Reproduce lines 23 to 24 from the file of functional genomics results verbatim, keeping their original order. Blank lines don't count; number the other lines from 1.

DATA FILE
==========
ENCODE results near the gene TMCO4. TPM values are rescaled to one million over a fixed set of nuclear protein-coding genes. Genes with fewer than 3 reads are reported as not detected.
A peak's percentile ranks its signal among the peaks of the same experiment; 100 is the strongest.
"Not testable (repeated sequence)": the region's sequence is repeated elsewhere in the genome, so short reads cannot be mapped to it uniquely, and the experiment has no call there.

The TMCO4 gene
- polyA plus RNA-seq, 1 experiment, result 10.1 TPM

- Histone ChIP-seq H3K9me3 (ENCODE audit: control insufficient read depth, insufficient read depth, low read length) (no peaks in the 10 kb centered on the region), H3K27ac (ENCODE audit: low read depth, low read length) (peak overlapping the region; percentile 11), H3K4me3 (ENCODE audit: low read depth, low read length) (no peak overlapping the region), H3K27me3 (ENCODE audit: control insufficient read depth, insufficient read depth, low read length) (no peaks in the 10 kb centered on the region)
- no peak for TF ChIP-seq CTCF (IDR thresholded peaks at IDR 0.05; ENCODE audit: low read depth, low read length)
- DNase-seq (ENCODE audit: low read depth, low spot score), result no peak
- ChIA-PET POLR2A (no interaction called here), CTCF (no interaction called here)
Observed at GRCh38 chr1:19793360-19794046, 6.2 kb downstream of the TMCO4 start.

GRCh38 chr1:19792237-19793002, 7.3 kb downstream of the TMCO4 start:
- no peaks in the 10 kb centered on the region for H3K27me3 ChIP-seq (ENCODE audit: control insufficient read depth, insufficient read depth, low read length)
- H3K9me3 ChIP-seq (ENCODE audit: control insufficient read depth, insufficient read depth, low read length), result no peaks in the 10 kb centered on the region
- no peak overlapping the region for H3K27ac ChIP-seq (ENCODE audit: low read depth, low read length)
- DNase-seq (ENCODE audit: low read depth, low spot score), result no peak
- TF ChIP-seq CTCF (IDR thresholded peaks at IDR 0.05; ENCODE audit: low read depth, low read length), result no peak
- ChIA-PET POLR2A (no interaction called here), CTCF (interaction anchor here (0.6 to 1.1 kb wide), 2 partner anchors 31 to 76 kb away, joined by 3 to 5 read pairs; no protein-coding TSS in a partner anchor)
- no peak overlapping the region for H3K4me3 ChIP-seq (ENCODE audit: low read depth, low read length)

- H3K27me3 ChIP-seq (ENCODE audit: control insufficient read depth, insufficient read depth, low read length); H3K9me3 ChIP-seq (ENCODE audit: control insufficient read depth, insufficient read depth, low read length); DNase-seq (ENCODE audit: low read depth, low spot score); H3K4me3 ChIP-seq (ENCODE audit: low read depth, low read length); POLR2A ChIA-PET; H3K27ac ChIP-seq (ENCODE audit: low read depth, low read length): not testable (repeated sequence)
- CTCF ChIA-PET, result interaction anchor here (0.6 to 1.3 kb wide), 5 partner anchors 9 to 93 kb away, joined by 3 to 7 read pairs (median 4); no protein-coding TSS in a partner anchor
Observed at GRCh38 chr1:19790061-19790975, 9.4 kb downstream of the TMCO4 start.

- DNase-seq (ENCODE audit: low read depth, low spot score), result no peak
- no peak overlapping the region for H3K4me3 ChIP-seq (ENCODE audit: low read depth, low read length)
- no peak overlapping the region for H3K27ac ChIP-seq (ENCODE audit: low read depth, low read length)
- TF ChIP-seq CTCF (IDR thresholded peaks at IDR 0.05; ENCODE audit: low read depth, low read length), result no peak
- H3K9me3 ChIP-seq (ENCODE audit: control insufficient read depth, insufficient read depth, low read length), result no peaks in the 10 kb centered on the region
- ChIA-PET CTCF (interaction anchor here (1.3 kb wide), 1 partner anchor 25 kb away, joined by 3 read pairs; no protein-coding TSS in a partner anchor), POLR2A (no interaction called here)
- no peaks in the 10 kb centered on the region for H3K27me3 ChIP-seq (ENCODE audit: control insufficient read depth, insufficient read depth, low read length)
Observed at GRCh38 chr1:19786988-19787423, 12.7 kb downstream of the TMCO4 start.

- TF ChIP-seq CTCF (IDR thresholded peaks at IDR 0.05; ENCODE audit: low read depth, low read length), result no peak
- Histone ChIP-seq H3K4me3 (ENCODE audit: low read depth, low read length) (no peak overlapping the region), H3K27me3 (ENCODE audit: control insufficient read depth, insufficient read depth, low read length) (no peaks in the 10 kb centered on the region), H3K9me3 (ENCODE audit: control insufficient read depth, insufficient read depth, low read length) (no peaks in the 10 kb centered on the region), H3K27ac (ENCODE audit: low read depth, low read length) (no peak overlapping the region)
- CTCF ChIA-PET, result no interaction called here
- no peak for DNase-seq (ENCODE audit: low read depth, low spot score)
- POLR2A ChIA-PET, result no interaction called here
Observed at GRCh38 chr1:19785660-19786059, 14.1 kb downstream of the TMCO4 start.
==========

- no peak overlapping the region for H3K4me3 ChIP-seq (ENCODE audit: low read depth, low read length)
- no peak overlapping the region for H3K27ac ChIP-seq (ENCODE audit: low read depth, low read length)